Cranberry lemon scones

Delicious fresh cranberry scones with a zesty lemon icing.

The Kitchen Paper
Fresh cranberry scones with a burst of bright flavor from lemon zest.

SCONES! I love love love scones. They make me feel guilty, but I love love love them. Especially with icing (aka guilt). I’m working through the freezer and pantry to get through random foods. Found in the freezer: cranberries! I had just enough to make this recipe, and a big bag o’ lemons needing to be used. These scones were perfect!

I may have overdone it on the liquid (the recipe reflects what it should be), and didn’t chill my scones, so in the photo my scones may look a bit more amorphous than yours will likely turn out. As always, the key is LEMON ZEST! Zest + sugar before adding anything else, to get the most lemon flavor out of the zest!

Cranberry lemon scones
Makes 10 to 12 scones

2 tablespoons freshly grated lemon zest
1/2 cup + 3 tablespoons sugar
3 cups all-purpose flour
1 tablespoon baking powder
1/2 teaspoon salt
1 stick (8 tablespoons) cold unsalted butter, cut into small pieces
1-1/4 cups fresh cranberries, chopped
2 large eggs
3/4 cup heavy cream

For the icing:
1-1/2 cups powdered sugar, sifted
3 tablespoons fresh lemon juice

1. Preheat the oven to 400 degrees F.

2. Mix the lemon zest with 1/2 cup of sugar, using your fingers really press the zest into the sugar. Mix in the flour, baking powder, and salt.

3. Cut the butter into the flour mixture, either using a food processor or pastry cutter.

4. Mix the chopped cranberries with the remaining 3 tablespoons of sugar before adding into the flour mixture.

5. In a separate bowl, beat the eggs and add the cream. Combine with the dry ingredients, being careful to not overmix.
On a lightly flour surface, pat the dough into a 1-inch thick round. Cut out circle, or cut into your desired shape, and place 1-inch apart on a parchment-lined baking sheet.

6. Bake for 16-18 minutes, or until just beginning to brown.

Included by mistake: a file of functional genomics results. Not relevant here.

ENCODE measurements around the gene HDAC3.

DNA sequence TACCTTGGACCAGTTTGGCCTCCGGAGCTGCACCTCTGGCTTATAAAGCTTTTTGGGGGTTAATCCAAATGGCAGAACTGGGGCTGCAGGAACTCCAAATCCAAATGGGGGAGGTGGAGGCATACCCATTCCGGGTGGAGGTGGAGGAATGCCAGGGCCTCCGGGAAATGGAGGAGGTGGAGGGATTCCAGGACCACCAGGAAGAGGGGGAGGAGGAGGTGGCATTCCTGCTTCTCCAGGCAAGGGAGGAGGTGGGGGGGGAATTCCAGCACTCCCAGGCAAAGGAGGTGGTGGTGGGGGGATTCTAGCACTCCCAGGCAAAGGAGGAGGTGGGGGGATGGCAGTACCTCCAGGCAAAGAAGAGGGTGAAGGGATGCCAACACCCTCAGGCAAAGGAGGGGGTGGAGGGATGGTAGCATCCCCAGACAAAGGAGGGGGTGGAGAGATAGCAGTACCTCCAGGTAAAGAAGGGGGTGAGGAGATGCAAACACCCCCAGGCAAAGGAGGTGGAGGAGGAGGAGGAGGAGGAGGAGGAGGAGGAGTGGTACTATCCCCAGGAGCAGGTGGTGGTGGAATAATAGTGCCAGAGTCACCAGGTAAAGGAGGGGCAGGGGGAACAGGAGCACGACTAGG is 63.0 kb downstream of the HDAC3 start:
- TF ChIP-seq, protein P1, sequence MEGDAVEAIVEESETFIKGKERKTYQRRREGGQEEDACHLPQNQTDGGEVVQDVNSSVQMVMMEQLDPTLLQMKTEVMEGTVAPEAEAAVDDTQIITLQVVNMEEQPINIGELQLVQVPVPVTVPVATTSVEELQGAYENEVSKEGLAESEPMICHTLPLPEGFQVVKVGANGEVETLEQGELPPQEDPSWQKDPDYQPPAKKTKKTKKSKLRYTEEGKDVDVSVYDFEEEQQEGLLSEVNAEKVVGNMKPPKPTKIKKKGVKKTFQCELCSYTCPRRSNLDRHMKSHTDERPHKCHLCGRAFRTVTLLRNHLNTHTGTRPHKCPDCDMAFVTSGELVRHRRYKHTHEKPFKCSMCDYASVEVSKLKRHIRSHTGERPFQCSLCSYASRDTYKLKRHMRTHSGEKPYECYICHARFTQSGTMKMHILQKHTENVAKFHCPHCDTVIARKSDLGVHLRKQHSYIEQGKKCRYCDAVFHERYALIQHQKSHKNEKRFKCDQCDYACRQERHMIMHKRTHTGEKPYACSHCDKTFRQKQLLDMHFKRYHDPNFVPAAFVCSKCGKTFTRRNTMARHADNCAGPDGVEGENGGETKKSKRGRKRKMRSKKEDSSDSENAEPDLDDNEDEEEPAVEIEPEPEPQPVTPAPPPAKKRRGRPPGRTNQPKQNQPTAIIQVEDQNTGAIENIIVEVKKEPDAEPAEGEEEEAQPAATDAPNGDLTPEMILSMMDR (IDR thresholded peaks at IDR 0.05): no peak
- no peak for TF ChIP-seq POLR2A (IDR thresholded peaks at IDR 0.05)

7. Let the scones cool slightly before combining the lemon juice and powdered sugar and glazing the scones.

Related post on The Kitchen Paper: Cranberry Scones with Wild Orange Essential Oil

You've read  of  free articles. Subscribe to continue.

Dear Reader,

About a year ago, I happened upon this statement about the Monitor in the Harvard Business Review – under the charming heading of “do things that don’t interest you”:

“Many things that end up” being meaningful, writes social scientist Joseph Grenny, “have come from conference workshops, articles, or online videos that began as a chore and ended with an insight. My work in Kenya, for example, was heavily influenced by a Christian Science Monitor article I had forced myself to read 10 years earlier. Sometimes, we call things ‘boring’ simply because they lie outside the box we are currently in.”

If you were to come up with a punchline to a joke about the Monitor, that would probably be it. We’re seen as being global, fair, insightful, and perhaps a bit too earnest. We’re the bran muffin of journalism.

But you know what? We change lives. And I’m going to argue that we change lives precisely because we force open that too-small box that most human beings think they live in.

The Monitor is a peculiar little publication that’s hard for the world to figure out. We’re run by a church, but we’re not only for church members and we’re not about converting people. We’re known as being fair even as the world becomes as polarized as at any time since the newspaper’s founding in 1908.

We have a mission beyond circulation, we want to bridge divides. We’re about kicking down the door of thought everywhere and saying, “You are bigger and more capable than you realize. And we can prove it.”

If you’re looking for bran muffin journalism, you can subscribe to the Monitor for $15. You’ll get the Monitor Weekly magazine, the Monitor Daily email, and unlimited access to CSMonitor.com.